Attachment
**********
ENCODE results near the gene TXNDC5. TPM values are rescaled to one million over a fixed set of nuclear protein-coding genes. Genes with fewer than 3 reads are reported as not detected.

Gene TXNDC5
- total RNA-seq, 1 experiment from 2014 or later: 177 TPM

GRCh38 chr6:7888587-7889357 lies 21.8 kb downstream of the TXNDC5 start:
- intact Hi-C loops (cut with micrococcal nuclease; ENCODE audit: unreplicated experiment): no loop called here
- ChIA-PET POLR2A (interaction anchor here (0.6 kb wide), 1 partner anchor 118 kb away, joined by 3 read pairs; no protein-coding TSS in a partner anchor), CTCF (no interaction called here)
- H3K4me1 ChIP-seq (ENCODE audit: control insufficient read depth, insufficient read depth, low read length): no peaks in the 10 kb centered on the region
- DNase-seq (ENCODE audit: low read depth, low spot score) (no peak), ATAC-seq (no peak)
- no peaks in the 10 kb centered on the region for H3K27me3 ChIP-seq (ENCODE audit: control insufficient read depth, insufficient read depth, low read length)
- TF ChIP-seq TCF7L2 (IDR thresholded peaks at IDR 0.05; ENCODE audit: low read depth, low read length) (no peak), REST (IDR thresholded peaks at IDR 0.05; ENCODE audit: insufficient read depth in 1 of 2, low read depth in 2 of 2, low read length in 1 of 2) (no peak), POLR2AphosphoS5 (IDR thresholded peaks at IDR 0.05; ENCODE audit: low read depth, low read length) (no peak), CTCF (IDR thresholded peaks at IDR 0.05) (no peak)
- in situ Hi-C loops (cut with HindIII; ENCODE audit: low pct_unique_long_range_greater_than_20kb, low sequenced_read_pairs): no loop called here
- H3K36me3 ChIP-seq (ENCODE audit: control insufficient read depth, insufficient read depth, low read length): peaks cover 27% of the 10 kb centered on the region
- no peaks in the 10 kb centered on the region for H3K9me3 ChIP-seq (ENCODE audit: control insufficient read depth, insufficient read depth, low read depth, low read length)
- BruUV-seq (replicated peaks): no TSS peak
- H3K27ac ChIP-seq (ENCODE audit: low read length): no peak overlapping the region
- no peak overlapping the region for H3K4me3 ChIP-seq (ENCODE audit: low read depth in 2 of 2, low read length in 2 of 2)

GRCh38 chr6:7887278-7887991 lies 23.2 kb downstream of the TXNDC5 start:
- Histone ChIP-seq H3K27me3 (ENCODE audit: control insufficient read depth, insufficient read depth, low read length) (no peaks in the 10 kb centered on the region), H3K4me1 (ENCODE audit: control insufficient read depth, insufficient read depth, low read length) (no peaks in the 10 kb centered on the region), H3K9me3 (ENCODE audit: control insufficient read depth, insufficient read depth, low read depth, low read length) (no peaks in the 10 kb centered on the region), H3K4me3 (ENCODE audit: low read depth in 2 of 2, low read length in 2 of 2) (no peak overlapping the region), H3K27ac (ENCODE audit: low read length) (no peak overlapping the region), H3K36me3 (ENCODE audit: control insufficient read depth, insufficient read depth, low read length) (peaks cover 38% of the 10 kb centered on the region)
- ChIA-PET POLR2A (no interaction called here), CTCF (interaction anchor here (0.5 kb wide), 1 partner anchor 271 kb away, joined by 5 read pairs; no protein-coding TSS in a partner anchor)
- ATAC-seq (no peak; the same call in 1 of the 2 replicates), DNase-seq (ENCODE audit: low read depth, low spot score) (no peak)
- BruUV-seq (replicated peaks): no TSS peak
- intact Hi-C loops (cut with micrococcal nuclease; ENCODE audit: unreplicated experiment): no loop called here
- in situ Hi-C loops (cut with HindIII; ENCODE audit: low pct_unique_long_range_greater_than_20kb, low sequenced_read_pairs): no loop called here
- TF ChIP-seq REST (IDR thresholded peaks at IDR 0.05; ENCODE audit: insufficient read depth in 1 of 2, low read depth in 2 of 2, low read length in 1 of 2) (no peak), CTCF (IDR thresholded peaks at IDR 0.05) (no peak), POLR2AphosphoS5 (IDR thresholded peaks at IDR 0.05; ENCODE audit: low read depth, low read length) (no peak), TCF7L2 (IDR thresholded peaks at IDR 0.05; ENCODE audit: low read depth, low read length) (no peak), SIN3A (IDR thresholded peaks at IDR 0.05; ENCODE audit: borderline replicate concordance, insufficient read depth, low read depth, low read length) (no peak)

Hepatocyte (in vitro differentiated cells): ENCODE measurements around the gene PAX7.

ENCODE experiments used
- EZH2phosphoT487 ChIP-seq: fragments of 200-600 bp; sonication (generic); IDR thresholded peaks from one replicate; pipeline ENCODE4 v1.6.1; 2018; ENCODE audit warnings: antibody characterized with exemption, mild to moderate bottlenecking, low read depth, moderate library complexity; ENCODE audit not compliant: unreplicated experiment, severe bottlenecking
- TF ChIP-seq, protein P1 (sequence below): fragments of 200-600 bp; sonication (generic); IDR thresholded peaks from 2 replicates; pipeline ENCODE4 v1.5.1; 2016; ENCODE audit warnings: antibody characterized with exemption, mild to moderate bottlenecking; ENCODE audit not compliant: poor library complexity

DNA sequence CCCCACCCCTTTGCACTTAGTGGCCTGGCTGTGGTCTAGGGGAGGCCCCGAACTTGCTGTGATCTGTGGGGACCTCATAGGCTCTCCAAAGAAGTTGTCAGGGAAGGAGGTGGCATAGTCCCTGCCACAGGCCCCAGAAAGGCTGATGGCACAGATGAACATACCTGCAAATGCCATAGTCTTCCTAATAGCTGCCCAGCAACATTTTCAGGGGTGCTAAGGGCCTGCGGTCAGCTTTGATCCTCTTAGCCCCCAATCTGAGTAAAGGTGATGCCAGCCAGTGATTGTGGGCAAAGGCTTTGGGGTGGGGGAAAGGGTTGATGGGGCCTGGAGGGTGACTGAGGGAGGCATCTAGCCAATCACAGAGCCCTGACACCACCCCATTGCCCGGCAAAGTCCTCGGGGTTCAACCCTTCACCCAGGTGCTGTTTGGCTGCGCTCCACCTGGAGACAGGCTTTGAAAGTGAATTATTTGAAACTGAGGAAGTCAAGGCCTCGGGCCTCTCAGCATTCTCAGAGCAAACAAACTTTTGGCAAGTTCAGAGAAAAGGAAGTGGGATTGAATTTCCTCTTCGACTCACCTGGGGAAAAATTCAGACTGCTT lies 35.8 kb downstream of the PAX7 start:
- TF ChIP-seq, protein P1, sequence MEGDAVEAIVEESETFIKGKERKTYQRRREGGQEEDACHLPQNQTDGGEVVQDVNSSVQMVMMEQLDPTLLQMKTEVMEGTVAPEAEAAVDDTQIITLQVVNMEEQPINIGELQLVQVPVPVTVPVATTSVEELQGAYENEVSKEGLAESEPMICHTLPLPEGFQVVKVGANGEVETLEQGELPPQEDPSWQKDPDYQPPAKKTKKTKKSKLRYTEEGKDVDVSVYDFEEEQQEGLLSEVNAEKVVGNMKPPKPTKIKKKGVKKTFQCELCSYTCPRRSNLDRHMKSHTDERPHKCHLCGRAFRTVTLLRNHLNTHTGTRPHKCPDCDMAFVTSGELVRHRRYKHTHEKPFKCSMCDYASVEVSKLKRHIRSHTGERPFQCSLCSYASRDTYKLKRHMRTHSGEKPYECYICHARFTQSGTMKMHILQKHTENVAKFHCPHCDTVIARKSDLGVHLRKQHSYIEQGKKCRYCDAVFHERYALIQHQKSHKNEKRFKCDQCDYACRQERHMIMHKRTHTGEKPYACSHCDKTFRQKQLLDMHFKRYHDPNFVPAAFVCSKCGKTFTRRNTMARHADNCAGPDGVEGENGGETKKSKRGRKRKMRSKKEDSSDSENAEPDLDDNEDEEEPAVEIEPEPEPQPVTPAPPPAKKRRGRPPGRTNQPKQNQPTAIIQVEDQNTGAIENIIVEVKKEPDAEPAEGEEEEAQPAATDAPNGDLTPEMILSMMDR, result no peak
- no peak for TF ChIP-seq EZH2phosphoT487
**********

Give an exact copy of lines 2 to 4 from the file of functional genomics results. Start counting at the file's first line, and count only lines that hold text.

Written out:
Gene TXNDC5
- total RNA-seq, 1 experiment from 2014 or later: 177 TPM

GRCh38 chr6:7888587-7889357 lies 21.8 kb downstream of the TXNDC5 start: